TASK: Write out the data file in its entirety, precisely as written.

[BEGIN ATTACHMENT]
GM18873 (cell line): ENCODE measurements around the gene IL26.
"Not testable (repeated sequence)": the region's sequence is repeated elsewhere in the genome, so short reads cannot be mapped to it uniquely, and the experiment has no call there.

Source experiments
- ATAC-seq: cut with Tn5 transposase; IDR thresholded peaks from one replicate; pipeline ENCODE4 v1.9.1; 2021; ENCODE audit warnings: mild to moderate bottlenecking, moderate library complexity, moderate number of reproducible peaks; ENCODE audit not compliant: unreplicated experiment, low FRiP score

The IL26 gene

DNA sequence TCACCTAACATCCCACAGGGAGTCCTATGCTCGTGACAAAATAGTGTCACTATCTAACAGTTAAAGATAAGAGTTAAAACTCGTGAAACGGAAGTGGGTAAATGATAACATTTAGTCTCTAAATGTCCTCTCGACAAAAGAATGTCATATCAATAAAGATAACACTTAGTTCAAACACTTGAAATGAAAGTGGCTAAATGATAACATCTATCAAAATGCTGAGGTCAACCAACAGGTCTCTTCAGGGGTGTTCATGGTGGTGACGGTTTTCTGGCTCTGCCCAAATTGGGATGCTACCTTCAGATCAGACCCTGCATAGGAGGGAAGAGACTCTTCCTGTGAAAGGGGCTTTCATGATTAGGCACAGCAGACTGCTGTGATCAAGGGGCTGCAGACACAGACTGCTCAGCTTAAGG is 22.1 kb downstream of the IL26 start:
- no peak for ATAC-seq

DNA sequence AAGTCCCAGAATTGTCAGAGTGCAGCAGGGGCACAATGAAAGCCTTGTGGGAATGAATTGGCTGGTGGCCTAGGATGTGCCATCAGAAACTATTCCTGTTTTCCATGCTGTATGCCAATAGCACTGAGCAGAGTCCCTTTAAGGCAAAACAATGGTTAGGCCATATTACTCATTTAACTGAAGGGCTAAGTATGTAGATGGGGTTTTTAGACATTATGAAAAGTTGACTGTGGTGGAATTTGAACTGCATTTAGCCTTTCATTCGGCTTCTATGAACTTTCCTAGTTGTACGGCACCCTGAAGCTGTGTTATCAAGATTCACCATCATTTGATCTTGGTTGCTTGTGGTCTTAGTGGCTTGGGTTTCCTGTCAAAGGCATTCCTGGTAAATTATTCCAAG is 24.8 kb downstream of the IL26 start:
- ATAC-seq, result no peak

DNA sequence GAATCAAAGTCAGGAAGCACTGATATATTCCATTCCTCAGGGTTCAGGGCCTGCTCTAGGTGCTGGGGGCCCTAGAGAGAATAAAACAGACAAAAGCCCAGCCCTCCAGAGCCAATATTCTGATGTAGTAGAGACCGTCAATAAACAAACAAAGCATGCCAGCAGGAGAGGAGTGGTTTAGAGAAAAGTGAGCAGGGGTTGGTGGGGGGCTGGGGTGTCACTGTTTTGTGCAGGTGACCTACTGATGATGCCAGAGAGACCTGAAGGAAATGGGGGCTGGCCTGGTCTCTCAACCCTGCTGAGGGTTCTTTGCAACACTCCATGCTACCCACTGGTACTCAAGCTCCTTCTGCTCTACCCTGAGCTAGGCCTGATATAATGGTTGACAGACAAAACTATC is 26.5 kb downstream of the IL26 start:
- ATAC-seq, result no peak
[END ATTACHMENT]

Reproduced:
GM18873 (cell line): ENCODE measurements around the gene IL26.
"Not testable (repeated sequence)": the region's sequence is repeated elsewhere in the genome, so short reads cannot be mapped to it uniquely, and the experiment has no call there.

Source experiments
- ATAC-seq: cut with Tn5 transposase; IDR thresholded peaks from one replicate; pipeline ENCODE4 v1.9.1; 2021; ENCODE audit warnings: mild to moderate bottlenecking, moderate library complexity, moderate number of reproducible peaks; ENCODE audit not compliant: unreplicated experiment, low FRiP score

The IL26 gene

DNA sequence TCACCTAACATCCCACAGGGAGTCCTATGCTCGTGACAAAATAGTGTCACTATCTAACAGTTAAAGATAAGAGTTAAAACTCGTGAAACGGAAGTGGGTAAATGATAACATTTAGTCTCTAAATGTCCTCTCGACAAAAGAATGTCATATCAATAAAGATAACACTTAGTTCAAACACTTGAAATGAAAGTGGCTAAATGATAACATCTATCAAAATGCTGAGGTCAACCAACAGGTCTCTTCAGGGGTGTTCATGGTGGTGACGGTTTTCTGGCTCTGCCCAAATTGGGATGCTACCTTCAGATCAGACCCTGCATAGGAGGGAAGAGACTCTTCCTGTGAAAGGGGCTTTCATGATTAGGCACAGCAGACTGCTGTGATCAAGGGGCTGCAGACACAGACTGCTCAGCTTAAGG is 22.1 kb downstream of the IL26 start:
- no peak for ATAC-seq

DNA sequence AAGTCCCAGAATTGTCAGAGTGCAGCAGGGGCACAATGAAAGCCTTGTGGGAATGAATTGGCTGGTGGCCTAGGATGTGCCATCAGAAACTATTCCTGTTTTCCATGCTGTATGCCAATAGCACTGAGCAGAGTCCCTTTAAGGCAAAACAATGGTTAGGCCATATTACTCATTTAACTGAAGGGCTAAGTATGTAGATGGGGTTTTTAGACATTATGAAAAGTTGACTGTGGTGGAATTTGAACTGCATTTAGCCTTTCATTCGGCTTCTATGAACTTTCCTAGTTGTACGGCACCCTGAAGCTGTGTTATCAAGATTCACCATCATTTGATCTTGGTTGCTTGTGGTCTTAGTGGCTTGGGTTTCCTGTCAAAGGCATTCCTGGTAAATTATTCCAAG is 24.8 kb downstream of the IL26 start:
- ATAC-seq, result no peak

DNA sequence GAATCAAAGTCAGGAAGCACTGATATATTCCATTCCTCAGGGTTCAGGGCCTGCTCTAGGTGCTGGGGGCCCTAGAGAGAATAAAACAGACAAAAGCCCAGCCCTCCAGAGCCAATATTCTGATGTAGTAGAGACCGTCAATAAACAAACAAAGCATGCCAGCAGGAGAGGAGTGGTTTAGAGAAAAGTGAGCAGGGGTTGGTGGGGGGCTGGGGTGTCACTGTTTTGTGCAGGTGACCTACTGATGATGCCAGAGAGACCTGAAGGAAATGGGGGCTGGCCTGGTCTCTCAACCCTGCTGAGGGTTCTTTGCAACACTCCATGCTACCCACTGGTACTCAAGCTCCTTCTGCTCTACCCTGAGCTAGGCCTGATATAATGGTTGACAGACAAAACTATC is 26.5 kb downstream of the IL26 start:
- ATAC-seq, result no peak